Through flash backs, the next chapters take us back to 1952, when Stan, with friends, drives to Miami Beach for a week-end vacation. Walking on the hot sand, Stan finds relief on a young womanís blanket. They meet and share a dinner that night. It has to be ďDutchĒ the woman says, so ďthere will be no expectations.Ē
Before the week -end is over, Jackie Sullivan asks Stan to stay and share her apartment. This sophisticated, worldly woman of twenty-six has fallen in love with the handsome, intelligent but naive twenty-two-year college graduate. For four years they live together sharing an idyllic relationship until Jackie, willing to give up her modeling career and the traveling, demands on getting married.
Now twenty-six, Stan is frightened by the idea of marriage and that fear drives him to splitting from Jackie. Only after he learns, a year later, that Jackie has gotten married and left town does he realizes his mistake. He knows now that he truly loves Jackie.
* * *
The meeting Stan arranged with Jackie at a Miami hotel creates the atmosphere Stan had feared yet, secretly, had really yearned for. After only one day he realizes that Jackie is the only woman for him, she is his true love and the five months tryst they engage in is the beginning of Stan Wilderís spiraling downfall. His marriage of one year begins to suffer and the unexpected news that his wife is pregnant turns his life into a catastrophe.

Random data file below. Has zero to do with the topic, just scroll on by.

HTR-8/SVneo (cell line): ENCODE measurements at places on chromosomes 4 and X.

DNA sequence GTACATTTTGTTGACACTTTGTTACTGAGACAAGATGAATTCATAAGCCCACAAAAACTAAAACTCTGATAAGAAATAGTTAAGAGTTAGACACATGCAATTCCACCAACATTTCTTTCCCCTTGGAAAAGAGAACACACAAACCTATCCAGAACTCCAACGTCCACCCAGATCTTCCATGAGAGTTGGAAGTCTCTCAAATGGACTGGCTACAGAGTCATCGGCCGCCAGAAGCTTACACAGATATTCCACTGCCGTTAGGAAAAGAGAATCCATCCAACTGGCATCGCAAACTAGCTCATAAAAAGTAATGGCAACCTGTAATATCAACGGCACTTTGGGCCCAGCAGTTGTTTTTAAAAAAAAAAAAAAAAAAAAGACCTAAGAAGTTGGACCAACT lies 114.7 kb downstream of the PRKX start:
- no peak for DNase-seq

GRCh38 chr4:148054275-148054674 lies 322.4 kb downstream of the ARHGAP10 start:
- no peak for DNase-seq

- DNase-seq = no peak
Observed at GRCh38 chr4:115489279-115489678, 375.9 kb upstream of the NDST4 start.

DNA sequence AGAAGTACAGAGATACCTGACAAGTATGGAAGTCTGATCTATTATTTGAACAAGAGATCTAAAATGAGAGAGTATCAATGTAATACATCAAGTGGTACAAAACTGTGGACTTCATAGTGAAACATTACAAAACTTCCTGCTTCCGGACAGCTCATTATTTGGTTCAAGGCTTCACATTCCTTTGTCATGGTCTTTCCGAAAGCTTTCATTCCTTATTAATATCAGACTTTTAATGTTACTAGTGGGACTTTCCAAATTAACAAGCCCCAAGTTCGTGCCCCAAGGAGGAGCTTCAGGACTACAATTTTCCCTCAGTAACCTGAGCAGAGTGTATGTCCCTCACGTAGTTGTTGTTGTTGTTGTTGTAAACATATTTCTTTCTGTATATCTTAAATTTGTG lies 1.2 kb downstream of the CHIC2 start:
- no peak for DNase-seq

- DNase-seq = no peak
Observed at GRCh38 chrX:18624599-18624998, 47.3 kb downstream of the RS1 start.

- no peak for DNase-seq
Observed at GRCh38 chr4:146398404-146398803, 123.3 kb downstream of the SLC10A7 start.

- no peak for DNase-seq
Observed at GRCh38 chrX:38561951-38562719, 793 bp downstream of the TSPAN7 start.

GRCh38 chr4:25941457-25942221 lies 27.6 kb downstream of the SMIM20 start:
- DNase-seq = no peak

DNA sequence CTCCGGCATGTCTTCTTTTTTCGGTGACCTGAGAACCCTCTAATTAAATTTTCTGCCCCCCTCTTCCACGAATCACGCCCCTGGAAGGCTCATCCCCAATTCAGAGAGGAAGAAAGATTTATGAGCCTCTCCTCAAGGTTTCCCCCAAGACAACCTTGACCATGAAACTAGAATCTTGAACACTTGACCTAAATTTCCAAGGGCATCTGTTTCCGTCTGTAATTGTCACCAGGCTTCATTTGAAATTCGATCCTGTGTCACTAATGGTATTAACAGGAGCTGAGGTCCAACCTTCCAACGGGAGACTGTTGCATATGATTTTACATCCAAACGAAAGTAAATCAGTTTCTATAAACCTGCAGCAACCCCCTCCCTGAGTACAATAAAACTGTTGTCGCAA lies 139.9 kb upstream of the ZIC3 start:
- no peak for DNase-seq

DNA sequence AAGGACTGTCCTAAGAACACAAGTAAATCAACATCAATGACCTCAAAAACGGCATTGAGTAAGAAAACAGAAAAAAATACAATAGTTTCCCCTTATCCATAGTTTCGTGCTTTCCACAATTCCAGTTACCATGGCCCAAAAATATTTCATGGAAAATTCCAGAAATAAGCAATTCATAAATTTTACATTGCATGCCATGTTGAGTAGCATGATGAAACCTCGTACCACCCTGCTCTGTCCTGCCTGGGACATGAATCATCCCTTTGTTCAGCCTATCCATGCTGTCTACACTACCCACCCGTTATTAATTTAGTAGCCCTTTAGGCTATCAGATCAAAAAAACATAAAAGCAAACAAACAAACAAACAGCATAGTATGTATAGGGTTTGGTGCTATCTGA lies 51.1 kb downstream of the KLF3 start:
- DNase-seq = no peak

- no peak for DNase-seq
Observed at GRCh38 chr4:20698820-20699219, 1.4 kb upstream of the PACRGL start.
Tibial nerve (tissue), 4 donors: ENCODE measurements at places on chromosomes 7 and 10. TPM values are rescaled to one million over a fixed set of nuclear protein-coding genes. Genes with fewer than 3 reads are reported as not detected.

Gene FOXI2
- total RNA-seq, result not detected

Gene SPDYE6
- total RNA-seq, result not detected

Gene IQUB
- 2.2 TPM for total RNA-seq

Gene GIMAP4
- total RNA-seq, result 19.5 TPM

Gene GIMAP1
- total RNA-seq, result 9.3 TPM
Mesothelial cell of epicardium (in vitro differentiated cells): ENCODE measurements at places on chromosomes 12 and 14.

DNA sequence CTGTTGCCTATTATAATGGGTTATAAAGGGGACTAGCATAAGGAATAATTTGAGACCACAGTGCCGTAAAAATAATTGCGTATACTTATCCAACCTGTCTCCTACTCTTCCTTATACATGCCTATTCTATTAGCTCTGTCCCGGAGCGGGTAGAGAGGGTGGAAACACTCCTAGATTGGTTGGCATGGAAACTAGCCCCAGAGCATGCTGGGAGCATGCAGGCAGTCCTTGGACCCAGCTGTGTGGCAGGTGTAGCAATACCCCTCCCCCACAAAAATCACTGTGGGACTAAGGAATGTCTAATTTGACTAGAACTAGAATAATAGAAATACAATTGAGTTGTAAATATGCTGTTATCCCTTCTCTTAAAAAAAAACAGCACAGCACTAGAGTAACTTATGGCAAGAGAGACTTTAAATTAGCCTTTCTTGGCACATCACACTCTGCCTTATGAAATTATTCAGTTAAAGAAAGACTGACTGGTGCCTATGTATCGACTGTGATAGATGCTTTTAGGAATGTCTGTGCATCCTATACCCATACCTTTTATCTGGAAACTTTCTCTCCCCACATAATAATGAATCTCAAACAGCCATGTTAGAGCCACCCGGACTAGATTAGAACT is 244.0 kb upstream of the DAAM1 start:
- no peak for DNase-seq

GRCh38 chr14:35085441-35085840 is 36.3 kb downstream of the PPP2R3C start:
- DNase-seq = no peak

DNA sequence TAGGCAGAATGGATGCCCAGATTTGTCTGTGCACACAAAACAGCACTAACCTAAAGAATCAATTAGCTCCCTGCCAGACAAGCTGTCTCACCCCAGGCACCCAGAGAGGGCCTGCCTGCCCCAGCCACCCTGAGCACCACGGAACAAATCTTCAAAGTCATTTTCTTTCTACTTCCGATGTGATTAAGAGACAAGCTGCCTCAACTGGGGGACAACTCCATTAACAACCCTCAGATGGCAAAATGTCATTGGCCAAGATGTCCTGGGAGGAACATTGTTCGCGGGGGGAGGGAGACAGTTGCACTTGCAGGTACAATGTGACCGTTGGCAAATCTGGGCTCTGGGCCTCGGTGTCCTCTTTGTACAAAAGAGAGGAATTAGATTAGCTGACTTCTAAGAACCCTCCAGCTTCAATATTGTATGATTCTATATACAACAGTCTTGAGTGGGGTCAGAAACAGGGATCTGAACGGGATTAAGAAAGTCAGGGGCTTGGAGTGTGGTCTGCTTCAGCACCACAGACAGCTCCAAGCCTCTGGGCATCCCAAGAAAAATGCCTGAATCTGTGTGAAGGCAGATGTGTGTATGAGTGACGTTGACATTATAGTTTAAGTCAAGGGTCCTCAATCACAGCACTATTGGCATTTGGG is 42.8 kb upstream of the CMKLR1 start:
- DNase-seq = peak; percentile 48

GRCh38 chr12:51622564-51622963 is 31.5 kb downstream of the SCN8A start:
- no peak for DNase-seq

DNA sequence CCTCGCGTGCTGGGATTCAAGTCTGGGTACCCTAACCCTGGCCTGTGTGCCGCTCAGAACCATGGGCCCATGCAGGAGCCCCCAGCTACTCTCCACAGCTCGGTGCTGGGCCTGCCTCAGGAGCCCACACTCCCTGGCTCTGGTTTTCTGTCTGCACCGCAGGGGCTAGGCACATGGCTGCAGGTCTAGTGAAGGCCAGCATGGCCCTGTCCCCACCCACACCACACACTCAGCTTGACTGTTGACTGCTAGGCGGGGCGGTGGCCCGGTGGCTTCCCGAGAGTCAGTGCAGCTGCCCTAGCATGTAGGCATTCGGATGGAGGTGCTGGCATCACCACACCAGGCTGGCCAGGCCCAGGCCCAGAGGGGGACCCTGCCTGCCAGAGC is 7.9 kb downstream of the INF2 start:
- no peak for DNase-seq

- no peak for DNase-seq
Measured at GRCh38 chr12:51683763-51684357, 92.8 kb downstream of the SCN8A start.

Given the choice of spending his life with Jackie or doing what his upbringing dictates, Stanley makes the painful decision of keeping his marriage intact and, for the second time, breaks up with the woman he has told others is the greatest love any man could ever hope for.
Struggling through his marriage, he eventually divorces the mother of his little girl and in the hope of keeping his daughterís affection, he agrees to his ex-wifeís every financial request. Soon after he moves out of their home, Stan has second thoughts and tries for a re-conciliation. He experiences a disaster, his wife is not the person he want for a life partner and realizes why he wanted out of the marriage in the first place..
For endless months, his ex-wife drags out the divorce proceedings purposefully to make Stanleyís life an inferno. Every court hearing creates mental anguish until Stan discovers that his bed is a marvelous escape from reality.